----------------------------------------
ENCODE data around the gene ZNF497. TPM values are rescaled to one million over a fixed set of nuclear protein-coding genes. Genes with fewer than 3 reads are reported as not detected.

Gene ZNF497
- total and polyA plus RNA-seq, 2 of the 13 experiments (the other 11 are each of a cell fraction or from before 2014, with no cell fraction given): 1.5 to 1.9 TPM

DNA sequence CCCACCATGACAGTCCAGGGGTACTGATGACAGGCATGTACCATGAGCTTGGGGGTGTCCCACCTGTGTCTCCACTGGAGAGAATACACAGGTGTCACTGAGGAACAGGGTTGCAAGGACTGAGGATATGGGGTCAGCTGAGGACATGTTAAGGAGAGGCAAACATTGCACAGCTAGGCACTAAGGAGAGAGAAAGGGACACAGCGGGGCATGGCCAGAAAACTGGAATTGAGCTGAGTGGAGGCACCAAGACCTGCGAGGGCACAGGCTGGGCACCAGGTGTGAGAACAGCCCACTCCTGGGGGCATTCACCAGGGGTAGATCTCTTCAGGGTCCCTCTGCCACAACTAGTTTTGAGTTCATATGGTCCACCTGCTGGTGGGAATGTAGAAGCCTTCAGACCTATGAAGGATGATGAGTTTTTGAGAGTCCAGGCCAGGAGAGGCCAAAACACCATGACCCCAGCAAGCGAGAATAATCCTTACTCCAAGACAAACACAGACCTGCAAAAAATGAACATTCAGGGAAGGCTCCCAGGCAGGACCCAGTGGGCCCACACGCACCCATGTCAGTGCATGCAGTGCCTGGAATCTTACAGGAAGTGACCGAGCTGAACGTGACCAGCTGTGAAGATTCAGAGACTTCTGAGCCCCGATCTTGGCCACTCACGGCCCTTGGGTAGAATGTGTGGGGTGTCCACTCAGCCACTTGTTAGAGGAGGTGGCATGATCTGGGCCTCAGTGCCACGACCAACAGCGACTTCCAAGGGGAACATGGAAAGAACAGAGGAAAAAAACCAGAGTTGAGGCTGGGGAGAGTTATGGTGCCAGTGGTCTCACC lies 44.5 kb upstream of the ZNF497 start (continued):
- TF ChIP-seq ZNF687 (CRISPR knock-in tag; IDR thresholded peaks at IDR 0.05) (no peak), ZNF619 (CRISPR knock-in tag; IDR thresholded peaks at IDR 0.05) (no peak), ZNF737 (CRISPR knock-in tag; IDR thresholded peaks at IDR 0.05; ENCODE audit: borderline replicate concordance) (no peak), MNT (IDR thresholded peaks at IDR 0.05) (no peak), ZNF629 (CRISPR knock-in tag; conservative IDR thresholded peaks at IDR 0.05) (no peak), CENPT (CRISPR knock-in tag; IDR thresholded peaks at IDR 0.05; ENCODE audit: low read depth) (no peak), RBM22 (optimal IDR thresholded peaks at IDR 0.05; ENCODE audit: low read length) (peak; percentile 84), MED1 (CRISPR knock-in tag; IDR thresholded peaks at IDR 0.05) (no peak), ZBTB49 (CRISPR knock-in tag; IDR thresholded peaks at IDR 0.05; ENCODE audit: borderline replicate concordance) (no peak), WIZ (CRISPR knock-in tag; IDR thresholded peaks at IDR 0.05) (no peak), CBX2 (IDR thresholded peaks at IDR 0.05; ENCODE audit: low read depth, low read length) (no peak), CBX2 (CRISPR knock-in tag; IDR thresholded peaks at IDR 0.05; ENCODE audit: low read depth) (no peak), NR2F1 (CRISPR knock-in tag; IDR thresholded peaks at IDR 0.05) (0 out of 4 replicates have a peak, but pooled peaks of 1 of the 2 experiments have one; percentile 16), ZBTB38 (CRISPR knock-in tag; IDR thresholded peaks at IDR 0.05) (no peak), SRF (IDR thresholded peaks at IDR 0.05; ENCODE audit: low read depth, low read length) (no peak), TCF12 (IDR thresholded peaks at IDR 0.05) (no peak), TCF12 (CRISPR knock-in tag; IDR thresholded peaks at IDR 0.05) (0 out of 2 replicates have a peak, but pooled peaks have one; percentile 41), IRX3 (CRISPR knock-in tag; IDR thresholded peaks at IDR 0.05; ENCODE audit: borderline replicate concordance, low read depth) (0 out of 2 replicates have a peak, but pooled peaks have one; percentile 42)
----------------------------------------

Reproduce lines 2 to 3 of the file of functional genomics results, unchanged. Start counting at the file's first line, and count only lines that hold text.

Gene ZNF497
- total and polyA plus RNA-seq, 2 of the 13 experiments (the other 11 are each of a cell fraction or from before 2014, with no cell fraction given): 1.5 to 1.9 TPM